Satellite galaxies as probes of the gravitational potentials of large spirals

Beckman, J. E.; Varela, A. M.; Cepa, J.
Bibliographical reference

(IAU, European Regional Astronomy Meeting, 11th, La Laguna, Spain, July 3-8, 1989) Astrophysics and Space Science (ISSN 0004-640X), vol. 170, no. 1-2, Aug. 1990, p. 327-335.

Advertised on:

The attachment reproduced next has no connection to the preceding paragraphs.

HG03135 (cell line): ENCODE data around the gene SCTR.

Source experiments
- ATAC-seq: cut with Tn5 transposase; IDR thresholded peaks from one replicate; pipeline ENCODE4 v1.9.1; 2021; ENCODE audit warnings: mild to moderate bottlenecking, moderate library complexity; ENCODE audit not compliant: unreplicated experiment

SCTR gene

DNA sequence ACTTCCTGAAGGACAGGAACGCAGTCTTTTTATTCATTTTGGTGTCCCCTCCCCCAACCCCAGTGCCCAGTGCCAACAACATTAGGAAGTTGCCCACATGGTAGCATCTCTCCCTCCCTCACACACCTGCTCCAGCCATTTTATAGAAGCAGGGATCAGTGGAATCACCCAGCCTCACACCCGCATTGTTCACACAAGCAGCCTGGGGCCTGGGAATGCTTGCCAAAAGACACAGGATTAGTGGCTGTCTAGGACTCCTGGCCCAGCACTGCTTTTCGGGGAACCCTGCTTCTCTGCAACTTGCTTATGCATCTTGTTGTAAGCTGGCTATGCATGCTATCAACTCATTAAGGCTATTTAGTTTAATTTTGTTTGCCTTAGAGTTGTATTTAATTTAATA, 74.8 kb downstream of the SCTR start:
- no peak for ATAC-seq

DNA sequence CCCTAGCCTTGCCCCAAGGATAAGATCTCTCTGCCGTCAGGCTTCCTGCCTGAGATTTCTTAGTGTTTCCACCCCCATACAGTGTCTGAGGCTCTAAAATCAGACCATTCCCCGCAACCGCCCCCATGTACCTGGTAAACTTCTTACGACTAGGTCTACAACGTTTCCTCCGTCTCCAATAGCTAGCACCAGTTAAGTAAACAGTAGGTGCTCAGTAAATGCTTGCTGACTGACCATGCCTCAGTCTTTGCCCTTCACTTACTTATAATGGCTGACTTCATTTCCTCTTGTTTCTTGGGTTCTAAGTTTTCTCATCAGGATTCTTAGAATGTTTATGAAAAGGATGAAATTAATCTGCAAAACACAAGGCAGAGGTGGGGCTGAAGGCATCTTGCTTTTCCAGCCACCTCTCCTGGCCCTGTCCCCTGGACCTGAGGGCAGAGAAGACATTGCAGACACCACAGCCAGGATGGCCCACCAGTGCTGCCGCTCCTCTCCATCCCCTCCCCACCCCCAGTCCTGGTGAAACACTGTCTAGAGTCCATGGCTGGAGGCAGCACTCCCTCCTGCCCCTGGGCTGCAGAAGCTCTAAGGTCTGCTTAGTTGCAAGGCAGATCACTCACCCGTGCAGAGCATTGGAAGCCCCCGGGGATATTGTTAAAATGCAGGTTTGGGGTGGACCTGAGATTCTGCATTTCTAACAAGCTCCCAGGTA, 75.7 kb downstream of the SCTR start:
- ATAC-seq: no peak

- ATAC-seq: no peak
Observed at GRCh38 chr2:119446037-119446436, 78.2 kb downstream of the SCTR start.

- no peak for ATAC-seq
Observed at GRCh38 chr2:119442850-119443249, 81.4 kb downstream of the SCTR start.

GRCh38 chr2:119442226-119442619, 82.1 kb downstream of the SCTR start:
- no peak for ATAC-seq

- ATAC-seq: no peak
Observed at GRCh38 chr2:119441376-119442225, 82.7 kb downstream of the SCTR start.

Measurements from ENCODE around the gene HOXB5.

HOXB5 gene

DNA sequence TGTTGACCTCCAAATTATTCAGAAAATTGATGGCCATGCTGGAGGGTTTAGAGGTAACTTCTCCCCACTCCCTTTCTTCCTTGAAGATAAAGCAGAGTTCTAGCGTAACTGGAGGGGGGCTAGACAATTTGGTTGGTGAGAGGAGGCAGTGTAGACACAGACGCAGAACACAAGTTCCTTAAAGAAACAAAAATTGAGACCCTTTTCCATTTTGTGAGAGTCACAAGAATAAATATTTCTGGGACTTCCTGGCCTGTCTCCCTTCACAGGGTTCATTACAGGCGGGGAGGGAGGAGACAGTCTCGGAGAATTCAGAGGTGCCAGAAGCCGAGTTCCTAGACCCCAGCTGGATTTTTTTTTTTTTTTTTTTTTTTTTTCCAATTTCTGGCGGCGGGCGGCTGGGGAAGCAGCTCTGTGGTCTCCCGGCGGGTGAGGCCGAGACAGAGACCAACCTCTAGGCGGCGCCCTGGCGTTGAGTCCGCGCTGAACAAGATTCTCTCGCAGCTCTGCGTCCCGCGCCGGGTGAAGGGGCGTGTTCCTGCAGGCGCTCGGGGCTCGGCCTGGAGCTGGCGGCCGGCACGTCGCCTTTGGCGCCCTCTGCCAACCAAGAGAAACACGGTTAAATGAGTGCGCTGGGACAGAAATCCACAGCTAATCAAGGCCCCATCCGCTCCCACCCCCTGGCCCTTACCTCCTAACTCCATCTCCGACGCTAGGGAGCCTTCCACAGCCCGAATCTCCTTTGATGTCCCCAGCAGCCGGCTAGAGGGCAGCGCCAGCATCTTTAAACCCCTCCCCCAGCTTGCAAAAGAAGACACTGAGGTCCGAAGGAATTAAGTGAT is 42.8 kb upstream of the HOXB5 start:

An aspect of the missing mass problem in galaxies, not easy to address, is whether the dynamical mass distribution is spherical or greatly flattened, following the light. Rotation curves of spirals out of the plane of the disk cannot, by definition, be measured. A way around this problem might be to use satellite galaxies orbiting within a few Holmberg radii of their parents. In this paper, the difficulties implied in using a satellite are addressed in this way: to what extent is it possible to solve uniquely for its orbital parameters? A practical set of solutions which can constrain an orbit is derived using the tidal radius of the satellite to scale the gravitational pull of the parent. Although data of the quality needed exist as yet for very few systems, it is shown, using M31, NGC 128, and NGC 1023 and their respective satellites, how the dynamics of the interactions can be explored.